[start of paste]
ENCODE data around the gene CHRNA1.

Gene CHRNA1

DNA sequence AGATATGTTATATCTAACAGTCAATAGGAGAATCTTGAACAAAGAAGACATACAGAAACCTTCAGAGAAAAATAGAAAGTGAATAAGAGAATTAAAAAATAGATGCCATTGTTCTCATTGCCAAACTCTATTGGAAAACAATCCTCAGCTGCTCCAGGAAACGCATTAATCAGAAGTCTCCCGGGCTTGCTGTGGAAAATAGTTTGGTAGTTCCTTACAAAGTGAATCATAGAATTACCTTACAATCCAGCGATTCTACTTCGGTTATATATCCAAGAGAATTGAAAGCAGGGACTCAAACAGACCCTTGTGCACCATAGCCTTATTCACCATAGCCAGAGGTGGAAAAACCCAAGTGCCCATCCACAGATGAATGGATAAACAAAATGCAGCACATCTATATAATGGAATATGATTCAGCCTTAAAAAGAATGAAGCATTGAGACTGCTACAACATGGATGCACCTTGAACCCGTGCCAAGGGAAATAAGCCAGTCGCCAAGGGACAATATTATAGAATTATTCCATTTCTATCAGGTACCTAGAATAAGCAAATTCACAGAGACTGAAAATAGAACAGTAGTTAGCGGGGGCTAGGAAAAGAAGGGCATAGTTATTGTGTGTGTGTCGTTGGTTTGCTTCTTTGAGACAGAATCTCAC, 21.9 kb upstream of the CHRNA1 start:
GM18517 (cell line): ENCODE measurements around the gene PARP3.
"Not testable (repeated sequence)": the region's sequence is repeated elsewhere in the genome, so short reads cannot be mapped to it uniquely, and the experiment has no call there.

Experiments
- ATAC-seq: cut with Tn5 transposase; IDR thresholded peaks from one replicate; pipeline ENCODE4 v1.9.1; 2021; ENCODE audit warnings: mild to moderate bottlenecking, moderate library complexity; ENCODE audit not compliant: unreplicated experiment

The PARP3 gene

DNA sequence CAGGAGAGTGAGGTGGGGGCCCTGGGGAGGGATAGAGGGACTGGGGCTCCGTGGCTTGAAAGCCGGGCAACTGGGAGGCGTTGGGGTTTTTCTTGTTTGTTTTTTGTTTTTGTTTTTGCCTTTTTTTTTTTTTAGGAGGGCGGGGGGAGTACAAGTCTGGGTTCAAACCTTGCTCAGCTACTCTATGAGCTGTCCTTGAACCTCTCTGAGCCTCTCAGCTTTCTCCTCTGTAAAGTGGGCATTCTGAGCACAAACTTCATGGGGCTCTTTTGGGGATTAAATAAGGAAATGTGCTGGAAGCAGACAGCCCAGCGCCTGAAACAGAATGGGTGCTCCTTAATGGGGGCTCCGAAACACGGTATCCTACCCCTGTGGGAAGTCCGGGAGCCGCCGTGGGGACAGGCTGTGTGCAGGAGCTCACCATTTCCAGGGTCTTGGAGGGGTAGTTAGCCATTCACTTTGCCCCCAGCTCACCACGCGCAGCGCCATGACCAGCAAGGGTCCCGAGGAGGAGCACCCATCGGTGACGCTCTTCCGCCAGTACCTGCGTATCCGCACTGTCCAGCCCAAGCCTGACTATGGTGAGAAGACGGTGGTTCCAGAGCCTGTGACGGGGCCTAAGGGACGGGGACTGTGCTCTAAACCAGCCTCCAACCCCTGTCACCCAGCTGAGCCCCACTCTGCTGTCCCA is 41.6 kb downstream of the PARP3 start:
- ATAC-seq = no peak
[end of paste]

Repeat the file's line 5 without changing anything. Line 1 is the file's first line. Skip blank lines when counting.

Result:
"Not testable (repeated sequence)": the region's sequence is repeated elsewhere in the genome, so short reads cannot be mapped to it uniquely, and the experiment has no call there.